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    Sabres agree with Dylan Cozens on 7-year, $49.7M extension

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    BUFFALO, N.Y. — The Buffalo Sabres agreed to terms with forward Dylan Cozens on a seven-year extension worth $49.7 million.

    The team announced the contract. Cozens will count $7.1 million against the salary cap through the 2029-30 season.

    Cozens, who turns 22, is the latest core player the Sabres have extended over the past six months. Buffalo signed All-Star forward Tage Thompson for $50 million over seven seasons in August and defenseman Mattias Samuelsson to a seven-year, $30 million deal in October.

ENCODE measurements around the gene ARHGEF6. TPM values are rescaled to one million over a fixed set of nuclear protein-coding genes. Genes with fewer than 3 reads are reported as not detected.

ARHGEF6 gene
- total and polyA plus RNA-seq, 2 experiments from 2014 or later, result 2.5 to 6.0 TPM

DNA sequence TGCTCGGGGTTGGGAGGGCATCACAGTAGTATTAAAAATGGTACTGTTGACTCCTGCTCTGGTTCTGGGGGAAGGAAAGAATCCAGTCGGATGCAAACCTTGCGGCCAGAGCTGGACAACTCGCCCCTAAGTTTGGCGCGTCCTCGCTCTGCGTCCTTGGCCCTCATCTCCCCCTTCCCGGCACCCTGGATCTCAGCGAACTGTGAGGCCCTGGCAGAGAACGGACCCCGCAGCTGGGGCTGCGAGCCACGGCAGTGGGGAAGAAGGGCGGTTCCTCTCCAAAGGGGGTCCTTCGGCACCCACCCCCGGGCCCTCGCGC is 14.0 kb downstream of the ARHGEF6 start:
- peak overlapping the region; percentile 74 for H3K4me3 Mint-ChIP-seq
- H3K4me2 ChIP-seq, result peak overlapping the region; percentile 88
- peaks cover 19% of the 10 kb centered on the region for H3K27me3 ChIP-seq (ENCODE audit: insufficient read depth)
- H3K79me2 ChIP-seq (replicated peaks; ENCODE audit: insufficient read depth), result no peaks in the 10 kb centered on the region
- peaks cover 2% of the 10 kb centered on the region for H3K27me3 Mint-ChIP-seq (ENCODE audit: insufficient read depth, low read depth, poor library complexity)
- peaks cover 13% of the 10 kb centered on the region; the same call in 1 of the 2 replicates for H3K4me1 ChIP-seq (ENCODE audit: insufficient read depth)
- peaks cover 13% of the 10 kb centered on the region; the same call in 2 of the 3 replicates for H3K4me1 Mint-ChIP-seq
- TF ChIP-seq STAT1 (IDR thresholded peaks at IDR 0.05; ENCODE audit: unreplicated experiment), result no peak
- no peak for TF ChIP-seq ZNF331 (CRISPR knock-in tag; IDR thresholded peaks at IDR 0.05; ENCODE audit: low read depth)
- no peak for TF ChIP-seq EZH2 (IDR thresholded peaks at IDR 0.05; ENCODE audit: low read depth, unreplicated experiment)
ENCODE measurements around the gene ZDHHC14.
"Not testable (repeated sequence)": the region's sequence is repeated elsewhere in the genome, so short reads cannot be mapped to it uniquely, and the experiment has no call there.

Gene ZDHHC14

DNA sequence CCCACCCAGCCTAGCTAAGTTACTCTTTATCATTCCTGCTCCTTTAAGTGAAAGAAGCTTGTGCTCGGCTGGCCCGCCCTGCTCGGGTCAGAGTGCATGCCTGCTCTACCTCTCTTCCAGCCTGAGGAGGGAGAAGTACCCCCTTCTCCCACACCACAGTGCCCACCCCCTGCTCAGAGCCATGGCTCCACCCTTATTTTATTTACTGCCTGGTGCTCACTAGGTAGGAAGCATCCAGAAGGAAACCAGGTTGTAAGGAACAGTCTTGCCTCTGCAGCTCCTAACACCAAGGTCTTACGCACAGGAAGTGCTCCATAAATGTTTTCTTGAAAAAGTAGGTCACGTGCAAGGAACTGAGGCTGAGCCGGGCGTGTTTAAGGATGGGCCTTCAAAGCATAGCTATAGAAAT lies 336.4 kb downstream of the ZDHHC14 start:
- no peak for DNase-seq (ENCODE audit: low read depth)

Rasmus Dahlin, the top pick in 2020 who’s a Norris Trophy candidate and filled in for Thompson at NHL All-Star weekend, figures to be next for a big contract. He’s signed through next season and can begin talking about an extension this summer.

    Cozens, who was set to be a restricted free agent, has already set career highs with 17 goals, 26 assists and 43 points – with 30 games left in the season. The seventh pick in 2019, Cozens has 34 goals and 60 assists in 169 regular-season NHL games, all with Buffalo.

    The Sabres, led by Dahlin, Thompson, Cozens and 2021 No. 1 pick Owen Power, are contending to make the playoffs. The organization’s 11-year playoff drought dating to 2011 is by far the longest in the league.

    Stanley Cup champion Avalanche steadily returning to health